The availability of half-price Motorola public safety radios have some Butler County jurisdictions taking a harder look at replacing the radios their police and fire officials use.
Butler County commissioners last week set a deal on a $10 million contract with Motorola to replace the communications system and radios. The deal — originally estimated at $19.2 million for about 3,100 radios and the new infrastructure system — includes 1,000 radios. Roughly 300 of those are available for local jurisdictions to purchase from the county.
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Miami University has already agreed to spend $189,000 to purchase 42 radios, but the school appears to be the only buyer so far. Miami University Police Chief John McCandless said it made sense to buy in bulk.
“With our current radios soon becoming unserviceable, we appreciate that the sheriff’s office invited us to participate in the discount that comes with the bulk purchase,” McCandless said. “We are fortunate to be able to make the purchase this year at Miami.”
Motorola has stopped making the radios the county public safety agencies and others use and won’t service them beyond 2018.
The county more than halved its order with the communication giant, but Butler County Sheriff’s Office Capt. Matt Franke said it still got a half-price deal that is good until March 30. Franke said the law enforcement radios with holsters and microphones cost $4,105, and devises for fire and medical personnel cost $4,169 because they need a different microphone. The prices include a $500 trade-in.
“If you look at the math, it’s obvious that through the negotiation Motorola pretty much gave the commissioners the 50 percent discount on the 1,000 radios that they only offered before on the larger quantity,” Franke said.
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Fairfield was the first community to budget for the radios ahead of time, but Police Chief Mike Dickey said he isn’t certain he is ready to discard 100 existing radios and buy from the county.
“I don’t know at this point whether we’re just going to wholesale replace them,” Dickey said. “Candidly, I have a hard time trying to identify the cost benefit to it. What’s the best way to go? What it comes down to is this: we could buy the radios now for that deep discount they’ve got, or we could buy them as needed for a lesser discount, and how do I cost out what that extra savings is worth over a lengthy period of time?”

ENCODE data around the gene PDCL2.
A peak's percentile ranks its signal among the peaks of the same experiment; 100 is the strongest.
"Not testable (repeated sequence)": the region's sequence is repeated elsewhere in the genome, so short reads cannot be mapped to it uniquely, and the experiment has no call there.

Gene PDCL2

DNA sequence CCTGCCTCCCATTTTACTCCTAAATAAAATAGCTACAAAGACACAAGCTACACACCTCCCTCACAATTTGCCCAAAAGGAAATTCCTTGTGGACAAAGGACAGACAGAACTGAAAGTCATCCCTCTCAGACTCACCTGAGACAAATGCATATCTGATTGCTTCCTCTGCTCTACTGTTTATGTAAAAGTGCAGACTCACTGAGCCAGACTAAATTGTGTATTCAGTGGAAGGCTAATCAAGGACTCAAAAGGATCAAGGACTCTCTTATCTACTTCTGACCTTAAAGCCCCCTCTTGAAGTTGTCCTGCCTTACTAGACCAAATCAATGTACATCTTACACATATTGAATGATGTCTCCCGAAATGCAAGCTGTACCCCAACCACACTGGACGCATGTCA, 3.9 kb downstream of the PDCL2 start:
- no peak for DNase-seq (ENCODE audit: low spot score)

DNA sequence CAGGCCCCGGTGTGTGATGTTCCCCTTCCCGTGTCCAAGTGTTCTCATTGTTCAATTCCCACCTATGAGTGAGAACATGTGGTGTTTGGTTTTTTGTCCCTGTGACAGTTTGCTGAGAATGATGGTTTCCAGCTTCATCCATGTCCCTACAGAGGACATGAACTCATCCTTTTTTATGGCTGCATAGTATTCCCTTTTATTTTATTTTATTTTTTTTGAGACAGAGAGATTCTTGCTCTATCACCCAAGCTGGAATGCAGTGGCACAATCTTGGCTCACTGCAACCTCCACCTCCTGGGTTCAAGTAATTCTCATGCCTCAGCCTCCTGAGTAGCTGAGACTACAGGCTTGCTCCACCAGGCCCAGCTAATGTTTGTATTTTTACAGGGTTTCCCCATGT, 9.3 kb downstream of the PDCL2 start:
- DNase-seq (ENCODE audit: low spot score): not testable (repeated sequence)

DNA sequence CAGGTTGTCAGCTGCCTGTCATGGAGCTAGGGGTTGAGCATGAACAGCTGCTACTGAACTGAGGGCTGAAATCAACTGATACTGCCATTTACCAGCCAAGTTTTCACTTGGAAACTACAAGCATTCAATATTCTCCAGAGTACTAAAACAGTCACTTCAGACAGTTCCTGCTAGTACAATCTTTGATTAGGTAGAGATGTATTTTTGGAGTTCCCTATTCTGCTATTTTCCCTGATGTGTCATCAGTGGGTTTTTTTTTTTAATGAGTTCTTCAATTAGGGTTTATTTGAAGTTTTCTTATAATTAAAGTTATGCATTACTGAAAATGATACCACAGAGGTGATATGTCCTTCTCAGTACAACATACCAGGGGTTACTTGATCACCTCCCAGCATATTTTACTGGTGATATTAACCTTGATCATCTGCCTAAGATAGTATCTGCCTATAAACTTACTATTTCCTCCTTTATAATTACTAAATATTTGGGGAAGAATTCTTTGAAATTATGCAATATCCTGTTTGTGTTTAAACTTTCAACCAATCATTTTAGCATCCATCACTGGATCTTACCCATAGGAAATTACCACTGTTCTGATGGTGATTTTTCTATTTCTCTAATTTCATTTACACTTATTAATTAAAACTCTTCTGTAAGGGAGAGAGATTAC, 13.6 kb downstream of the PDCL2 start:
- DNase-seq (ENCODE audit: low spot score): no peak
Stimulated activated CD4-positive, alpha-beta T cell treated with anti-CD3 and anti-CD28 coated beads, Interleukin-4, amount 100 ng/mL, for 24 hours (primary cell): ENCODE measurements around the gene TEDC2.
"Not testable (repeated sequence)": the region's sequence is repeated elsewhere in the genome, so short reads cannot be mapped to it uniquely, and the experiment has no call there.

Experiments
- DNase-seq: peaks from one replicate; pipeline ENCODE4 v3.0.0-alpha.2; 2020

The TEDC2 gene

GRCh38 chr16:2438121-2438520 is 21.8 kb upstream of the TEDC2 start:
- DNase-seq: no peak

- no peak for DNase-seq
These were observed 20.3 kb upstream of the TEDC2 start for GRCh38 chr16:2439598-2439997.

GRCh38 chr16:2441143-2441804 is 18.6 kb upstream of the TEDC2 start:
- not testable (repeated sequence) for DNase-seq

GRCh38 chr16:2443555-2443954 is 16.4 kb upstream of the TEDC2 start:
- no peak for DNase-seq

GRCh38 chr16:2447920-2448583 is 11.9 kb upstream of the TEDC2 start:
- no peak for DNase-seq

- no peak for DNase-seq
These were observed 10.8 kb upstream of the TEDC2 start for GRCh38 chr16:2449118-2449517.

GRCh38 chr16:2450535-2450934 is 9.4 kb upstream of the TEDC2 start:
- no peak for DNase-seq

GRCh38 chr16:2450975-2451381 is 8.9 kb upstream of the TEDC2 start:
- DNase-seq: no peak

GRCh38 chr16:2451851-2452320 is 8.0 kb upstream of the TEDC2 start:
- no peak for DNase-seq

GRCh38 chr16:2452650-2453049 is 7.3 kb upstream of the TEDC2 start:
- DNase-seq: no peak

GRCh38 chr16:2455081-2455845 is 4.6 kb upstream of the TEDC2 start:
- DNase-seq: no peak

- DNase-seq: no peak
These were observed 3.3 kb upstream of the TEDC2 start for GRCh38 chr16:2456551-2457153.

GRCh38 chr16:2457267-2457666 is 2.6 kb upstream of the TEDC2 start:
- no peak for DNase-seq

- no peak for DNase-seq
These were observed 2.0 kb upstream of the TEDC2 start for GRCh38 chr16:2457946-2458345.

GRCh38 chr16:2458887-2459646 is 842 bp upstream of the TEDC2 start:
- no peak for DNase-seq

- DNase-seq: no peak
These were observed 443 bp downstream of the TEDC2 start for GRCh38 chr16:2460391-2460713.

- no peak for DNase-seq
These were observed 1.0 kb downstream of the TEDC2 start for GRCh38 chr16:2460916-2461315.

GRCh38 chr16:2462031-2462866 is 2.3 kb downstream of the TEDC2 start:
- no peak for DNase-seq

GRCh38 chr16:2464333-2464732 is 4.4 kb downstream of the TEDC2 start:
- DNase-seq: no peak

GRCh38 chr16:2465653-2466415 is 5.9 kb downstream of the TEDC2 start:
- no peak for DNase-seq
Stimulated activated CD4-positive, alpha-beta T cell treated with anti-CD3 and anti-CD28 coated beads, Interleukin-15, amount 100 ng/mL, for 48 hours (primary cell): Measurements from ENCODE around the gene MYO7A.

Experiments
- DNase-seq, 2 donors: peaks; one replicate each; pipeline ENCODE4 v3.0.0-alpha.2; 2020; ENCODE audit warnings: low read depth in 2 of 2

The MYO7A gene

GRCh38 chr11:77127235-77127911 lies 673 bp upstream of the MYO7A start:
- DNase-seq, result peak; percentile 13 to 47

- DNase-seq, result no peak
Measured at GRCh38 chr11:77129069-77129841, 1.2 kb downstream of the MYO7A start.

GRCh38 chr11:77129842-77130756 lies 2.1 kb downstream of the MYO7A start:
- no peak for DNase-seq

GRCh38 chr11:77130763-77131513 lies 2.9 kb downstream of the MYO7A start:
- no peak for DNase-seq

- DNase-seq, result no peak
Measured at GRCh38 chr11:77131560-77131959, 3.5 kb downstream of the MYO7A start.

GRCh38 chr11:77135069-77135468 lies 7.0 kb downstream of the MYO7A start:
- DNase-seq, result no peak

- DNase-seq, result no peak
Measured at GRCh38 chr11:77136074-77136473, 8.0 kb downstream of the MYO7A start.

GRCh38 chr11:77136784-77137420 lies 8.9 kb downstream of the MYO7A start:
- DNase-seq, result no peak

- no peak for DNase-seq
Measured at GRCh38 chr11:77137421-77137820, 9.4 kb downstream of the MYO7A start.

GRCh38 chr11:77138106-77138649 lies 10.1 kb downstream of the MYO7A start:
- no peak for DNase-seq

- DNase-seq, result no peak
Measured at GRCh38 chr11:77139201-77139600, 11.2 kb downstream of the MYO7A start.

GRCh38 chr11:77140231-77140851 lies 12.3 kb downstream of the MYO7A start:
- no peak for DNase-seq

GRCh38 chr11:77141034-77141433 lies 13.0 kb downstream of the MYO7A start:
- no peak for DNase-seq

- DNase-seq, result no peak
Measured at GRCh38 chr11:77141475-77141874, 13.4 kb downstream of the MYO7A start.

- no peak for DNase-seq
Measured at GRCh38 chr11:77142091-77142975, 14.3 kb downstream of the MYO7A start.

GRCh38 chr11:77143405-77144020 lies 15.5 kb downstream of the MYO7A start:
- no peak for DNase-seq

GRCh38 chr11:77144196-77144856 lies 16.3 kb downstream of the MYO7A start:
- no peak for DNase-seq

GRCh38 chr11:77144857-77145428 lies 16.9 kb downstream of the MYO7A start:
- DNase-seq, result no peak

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West Chester Twp. has also budgeted for some radio replacements next year. Trustee Mark Welch said the township will spend $135,000 to replace 31 radios for police and fire. The township has 204 radios. He said they will phase in the replacements.
“We have a certain about of money budgeted for next year for these radios, at the 50 percent price we’re simply going to use that same amount of money and buy twice as many radios,” Welch said. “We have that replacement over multiple years so that it doesn’t impact any particular budget significantly.”
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The two largest cities in the county are looking at close to $1 million each to replace their devices. Middletown City Manager Doug Adkins said they are still evaluating the issue. Hamilton Public Safety Director Scott Scrimizzi said the same, but radios are not in his budget for next year.
“We are currently evaluating all of the information,” Scrimizzi said. “This will cost the city of Hamilton approximately $800,000 to replace all the public safety radios and before we spend that kind of money, we want to make sure that we have explored all options.”
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Liberty Twp.’s police radios are covered under its contract with the sheriff’s office, but the township will need 55 devices for the fire department. Ethan Klussman, the township’s new fire chief, may have found a comparable radio that is almost half the county’s discounted rate, according to Trustee Tom Farrell.
“We’re analyzing the options to make a decision on what’s the best bang for the buck,” Farrell said.
Monroe City Manager Bill Brock said the city will consider the $300,000 purchase during budget discussions in January.
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